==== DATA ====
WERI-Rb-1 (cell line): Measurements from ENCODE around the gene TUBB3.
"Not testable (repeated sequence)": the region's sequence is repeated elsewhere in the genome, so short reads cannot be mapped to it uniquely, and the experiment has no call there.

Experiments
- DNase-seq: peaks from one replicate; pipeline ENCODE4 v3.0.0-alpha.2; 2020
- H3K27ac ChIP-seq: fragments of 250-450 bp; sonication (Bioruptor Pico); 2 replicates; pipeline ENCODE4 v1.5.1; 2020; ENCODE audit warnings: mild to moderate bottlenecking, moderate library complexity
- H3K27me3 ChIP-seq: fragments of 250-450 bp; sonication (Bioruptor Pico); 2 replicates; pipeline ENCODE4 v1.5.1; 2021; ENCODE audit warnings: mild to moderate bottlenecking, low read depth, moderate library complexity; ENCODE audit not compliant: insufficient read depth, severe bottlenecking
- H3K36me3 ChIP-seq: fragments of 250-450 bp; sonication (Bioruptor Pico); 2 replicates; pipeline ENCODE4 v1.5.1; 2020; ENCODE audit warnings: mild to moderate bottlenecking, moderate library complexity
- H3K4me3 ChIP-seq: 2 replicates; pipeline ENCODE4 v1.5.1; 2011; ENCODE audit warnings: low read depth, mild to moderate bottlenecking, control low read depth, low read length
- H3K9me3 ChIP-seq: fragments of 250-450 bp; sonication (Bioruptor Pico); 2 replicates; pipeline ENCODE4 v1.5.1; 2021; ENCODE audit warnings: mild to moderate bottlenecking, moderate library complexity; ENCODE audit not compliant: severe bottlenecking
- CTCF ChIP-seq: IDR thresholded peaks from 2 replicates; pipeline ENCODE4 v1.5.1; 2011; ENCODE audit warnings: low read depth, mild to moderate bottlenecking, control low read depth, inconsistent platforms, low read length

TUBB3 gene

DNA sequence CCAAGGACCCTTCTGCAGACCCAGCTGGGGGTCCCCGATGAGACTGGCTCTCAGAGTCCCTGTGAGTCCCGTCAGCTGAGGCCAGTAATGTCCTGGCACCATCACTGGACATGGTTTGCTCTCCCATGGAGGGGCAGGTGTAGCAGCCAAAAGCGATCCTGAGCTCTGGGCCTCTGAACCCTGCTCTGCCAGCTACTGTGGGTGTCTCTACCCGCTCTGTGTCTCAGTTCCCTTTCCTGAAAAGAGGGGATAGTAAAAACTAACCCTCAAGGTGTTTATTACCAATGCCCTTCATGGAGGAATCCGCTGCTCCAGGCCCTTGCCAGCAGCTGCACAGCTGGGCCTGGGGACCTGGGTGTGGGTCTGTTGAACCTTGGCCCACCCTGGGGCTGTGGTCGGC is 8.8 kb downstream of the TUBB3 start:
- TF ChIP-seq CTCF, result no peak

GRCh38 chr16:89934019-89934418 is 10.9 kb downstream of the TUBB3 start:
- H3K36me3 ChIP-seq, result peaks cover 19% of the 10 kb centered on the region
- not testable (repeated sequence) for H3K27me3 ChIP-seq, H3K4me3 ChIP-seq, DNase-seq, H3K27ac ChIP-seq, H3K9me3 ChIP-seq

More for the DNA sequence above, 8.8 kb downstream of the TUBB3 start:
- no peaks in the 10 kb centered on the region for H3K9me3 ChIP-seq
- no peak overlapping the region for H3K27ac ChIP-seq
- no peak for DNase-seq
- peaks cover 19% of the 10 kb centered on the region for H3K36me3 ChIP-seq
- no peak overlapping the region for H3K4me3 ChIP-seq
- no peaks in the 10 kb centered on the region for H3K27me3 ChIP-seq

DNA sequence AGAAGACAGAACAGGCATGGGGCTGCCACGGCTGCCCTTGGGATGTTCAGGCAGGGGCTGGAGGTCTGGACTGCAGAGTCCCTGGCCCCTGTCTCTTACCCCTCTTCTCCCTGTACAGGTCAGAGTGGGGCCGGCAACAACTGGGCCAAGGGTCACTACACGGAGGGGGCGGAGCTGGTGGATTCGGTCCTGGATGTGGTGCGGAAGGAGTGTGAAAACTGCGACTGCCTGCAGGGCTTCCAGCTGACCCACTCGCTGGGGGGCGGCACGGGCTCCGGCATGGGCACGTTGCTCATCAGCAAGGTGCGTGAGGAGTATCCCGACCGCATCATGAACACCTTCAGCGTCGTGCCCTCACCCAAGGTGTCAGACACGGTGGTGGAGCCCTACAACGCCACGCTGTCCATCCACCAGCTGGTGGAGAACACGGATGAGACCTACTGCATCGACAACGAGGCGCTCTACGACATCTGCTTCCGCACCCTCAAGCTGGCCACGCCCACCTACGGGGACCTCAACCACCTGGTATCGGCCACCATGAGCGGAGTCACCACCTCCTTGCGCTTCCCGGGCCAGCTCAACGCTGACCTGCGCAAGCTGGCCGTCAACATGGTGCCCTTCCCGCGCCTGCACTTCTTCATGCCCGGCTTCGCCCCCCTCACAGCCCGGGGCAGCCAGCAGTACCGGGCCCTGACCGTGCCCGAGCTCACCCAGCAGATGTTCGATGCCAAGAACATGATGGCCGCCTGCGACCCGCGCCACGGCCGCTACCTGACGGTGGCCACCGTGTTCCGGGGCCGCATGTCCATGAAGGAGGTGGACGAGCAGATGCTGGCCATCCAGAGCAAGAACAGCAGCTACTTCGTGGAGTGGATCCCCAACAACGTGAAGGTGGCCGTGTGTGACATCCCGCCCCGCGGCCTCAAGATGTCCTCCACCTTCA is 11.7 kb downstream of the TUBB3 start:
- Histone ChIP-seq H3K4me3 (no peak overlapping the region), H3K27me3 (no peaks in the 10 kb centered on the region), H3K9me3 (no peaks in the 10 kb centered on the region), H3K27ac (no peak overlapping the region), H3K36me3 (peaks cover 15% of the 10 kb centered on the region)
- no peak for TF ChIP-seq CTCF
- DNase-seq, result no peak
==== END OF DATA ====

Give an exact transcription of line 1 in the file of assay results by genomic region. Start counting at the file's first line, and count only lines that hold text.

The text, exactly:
WERI-Rb-1 (cell line): Measurements from ENCODE around the gene TUBB3.